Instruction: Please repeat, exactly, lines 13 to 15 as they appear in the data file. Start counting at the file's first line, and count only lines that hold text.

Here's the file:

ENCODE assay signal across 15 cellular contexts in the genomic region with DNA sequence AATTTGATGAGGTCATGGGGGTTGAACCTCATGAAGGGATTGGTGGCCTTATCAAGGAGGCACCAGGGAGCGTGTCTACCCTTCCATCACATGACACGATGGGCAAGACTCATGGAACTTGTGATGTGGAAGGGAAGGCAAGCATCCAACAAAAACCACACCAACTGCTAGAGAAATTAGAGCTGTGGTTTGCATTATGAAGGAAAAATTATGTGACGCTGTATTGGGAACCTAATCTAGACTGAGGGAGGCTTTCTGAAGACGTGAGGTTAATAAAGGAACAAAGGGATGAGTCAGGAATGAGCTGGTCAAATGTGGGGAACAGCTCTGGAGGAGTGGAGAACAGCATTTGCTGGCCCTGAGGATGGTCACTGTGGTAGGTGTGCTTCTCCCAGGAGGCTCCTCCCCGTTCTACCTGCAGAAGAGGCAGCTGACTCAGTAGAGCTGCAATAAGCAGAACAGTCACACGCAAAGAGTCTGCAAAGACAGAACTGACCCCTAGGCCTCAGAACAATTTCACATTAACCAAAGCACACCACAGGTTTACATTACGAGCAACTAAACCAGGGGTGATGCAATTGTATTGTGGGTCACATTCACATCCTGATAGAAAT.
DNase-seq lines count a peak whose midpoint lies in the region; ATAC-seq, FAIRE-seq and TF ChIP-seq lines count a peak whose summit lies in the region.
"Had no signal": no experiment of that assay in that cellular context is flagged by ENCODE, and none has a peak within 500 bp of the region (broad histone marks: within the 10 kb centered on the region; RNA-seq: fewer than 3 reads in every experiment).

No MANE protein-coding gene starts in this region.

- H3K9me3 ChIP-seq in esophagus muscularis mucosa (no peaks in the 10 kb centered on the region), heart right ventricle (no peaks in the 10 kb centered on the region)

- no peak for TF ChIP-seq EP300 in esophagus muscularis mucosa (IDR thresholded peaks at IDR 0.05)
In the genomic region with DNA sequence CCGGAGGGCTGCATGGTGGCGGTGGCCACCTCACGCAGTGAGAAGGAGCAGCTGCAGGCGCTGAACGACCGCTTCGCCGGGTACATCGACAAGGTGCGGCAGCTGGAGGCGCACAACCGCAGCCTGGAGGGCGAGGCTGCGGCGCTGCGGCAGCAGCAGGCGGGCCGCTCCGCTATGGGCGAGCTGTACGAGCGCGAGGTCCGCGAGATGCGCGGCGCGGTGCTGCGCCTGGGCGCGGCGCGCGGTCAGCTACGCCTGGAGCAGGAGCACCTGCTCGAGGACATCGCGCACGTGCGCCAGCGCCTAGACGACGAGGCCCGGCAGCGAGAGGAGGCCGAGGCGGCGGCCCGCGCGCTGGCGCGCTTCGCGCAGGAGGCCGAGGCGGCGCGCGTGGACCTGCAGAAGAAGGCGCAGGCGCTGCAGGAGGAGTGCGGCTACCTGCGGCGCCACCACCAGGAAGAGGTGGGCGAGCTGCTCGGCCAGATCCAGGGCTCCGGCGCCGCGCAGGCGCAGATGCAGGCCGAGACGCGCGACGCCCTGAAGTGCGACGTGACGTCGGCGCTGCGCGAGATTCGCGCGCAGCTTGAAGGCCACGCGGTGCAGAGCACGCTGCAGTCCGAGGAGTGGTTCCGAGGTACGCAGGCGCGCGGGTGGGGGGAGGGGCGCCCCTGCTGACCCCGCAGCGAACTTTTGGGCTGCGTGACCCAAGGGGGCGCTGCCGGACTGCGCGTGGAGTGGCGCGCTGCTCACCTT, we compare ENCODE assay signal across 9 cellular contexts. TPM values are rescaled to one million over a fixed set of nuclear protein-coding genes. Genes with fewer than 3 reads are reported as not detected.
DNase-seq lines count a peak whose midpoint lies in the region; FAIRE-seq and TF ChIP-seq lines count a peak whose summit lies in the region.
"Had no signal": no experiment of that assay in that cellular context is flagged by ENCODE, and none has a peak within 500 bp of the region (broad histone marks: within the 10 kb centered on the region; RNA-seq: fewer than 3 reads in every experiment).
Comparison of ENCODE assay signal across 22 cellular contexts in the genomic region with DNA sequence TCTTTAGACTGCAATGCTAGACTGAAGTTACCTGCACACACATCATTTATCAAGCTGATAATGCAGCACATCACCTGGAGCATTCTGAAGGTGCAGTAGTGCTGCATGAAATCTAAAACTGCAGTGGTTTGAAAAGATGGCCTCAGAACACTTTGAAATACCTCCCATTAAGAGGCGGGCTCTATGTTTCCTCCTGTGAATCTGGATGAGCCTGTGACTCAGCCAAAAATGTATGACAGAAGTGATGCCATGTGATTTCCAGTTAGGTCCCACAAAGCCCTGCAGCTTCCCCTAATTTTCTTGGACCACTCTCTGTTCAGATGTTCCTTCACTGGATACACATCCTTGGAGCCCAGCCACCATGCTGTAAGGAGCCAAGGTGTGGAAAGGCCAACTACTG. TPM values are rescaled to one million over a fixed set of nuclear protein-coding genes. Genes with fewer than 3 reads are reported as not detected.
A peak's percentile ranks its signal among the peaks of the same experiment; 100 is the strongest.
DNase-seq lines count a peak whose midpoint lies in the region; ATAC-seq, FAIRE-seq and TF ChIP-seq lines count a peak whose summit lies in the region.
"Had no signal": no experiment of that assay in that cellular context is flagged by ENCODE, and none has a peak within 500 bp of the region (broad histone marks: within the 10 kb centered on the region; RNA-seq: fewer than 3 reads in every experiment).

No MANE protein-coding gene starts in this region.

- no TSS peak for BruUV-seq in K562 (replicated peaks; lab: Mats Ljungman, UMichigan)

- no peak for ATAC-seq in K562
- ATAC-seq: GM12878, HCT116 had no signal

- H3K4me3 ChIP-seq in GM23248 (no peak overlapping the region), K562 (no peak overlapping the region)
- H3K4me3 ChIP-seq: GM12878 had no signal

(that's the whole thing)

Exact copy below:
"Had no signal": no experiment of that assay in that cellular context is flagged by ENCODE, and none has a peak within 500 bp of the region (broad histone marks: within the 10 kb centered on the region; RNA-seq: fewer than 3 reads in every experiment).

No MANE protein-coding gene starts in this region.

- no TSS peak for BruUV-seq in K562 (replicated peaks; lab: Mats Ljungman, UMichigan)